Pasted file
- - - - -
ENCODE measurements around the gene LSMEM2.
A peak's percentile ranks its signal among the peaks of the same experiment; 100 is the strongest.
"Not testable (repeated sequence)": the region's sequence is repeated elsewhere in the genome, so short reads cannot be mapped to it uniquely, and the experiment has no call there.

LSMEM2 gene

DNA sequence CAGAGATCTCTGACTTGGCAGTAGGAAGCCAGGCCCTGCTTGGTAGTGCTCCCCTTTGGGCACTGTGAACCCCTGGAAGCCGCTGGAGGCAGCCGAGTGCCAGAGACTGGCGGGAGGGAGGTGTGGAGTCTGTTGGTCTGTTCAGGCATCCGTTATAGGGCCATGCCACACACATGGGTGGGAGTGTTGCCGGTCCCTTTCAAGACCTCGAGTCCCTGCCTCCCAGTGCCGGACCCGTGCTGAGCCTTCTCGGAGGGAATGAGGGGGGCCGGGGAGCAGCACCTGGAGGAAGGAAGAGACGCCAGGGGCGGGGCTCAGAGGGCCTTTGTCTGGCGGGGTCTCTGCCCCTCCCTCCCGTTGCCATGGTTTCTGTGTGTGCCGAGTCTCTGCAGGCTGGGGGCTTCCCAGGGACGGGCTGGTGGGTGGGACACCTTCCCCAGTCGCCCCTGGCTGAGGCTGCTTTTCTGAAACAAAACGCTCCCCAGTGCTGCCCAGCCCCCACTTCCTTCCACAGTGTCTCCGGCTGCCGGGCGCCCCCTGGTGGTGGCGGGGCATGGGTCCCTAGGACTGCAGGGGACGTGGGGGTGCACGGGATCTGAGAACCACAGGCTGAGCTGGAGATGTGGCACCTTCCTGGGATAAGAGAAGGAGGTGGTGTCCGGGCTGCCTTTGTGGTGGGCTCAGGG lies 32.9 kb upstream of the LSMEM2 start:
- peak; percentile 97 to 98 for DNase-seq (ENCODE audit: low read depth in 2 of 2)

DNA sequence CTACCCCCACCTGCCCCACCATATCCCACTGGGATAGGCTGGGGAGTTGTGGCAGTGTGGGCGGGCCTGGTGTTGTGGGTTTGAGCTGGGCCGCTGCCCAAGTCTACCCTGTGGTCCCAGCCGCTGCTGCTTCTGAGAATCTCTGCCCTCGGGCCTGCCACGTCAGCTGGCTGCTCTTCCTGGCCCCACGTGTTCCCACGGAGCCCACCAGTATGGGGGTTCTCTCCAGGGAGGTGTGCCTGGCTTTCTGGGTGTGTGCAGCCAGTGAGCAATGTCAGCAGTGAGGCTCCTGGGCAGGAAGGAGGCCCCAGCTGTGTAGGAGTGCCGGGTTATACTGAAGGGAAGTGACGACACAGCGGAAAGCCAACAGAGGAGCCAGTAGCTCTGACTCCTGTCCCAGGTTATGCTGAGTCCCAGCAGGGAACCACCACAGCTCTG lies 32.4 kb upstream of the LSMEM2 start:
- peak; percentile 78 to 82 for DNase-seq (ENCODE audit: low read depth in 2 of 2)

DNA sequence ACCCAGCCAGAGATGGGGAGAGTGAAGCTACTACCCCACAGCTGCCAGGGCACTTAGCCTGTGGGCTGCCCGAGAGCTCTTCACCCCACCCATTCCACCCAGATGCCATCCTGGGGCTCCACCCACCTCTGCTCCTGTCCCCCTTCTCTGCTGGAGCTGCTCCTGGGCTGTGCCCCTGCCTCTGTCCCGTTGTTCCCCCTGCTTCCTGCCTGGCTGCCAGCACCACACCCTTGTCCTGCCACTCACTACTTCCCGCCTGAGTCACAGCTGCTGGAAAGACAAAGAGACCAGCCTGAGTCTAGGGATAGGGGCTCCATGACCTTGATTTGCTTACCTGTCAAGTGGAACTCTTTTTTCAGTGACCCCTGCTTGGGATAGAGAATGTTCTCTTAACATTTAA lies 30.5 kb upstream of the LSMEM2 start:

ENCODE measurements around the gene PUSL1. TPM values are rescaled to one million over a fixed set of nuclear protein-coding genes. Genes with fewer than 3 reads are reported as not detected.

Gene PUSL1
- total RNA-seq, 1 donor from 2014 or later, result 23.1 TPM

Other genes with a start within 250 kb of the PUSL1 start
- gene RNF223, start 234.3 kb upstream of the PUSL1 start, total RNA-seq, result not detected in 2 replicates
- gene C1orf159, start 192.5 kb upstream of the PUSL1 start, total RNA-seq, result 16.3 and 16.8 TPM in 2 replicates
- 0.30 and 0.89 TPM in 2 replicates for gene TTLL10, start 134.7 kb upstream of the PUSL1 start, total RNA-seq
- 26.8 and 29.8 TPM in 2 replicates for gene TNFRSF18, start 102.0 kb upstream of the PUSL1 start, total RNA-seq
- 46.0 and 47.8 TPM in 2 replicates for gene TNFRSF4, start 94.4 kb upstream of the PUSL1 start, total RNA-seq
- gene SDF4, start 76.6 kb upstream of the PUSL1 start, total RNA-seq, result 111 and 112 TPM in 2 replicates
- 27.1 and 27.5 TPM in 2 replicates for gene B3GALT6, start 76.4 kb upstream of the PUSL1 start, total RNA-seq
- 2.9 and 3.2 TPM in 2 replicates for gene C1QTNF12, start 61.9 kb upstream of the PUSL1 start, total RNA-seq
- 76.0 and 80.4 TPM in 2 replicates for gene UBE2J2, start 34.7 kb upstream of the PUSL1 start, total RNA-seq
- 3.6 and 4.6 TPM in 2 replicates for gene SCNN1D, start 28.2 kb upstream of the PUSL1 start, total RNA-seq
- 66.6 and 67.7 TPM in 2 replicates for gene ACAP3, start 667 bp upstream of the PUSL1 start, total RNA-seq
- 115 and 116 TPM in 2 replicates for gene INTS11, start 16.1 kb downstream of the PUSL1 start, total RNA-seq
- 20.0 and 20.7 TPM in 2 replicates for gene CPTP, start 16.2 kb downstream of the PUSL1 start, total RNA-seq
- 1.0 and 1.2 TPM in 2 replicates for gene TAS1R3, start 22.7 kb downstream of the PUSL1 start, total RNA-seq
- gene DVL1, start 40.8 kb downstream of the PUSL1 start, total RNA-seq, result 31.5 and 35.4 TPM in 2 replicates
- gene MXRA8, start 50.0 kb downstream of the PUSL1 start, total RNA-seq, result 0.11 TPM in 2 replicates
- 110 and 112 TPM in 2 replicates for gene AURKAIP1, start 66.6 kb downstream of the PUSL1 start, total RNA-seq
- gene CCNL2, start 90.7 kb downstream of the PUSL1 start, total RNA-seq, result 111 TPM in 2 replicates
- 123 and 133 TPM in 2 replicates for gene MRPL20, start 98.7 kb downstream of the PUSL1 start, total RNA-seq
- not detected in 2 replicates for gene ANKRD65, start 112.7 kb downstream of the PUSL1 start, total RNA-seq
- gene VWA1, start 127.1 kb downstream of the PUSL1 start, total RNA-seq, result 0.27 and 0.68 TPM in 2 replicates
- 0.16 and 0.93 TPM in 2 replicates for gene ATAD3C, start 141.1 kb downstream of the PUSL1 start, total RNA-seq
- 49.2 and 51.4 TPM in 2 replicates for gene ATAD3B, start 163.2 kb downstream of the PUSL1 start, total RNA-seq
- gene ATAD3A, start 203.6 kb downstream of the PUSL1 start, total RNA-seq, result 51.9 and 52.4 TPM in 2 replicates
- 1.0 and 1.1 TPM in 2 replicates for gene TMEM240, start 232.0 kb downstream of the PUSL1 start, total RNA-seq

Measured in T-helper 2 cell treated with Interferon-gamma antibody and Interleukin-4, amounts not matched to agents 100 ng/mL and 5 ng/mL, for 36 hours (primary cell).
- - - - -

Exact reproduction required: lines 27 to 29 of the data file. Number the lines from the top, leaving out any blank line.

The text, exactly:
- 1.0 and 1.2 TPM in 2 replicates for gene TAS1R3, start 22.7 kb downstream of the PUSL1 start, total RNA-seq
- gene DVL1, start 40.8 kb downstream of the PUSL1 start, total RNA-seq, result 31.5 and 35.4 TPM in 2 replicates
- gene MXRA8, start 50.0 kb downstream of the PUSL1 start, total RNA-seq, result 0.11 TPM in 2 replicates